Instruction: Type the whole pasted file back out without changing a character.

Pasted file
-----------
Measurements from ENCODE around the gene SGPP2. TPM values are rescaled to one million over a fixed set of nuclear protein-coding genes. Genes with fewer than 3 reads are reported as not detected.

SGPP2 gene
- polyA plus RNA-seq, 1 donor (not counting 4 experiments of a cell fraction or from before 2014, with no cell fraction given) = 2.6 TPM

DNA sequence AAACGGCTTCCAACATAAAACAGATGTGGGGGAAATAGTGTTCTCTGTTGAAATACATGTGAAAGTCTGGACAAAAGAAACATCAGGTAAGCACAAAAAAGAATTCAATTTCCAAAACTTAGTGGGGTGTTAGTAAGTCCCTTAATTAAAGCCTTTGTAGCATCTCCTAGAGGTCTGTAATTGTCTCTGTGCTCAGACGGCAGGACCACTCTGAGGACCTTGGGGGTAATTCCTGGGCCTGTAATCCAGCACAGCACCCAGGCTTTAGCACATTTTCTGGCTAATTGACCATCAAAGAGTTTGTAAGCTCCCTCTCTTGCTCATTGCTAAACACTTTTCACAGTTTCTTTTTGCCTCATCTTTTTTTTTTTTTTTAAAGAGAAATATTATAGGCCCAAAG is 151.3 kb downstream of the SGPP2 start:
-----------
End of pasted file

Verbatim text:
Measurements from ENCODE around the gene SGPP2. TPM values are rescaled to one million over a fixed set of nuclear protein-coding genes. Genes with fewer than 3 reads are reported as not detected.

SGPP2 gene
- polyA plus RNA-seq, 1 donor (not counting 4 experiments of a cell fraction or from before 2014, with no cell fraction given) = 2.6 TPM

DNA sequence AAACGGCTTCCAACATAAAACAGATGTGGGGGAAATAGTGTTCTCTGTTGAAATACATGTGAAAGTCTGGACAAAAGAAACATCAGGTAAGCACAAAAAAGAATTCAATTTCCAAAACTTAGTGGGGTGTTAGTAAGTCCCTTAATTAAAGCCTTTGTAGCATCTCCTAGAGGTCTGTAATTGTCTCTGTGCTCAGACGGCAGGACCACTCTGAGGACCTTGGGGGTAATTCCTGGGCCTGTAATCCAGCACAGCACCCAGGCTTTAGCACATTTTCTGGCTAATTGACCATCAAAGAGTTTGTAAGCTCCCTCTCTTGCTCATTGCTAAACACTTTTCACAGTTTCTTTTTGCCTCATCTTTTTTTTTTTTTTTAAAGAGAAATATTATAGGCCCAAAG is 151.3 kb downstream of the SGPP2 start: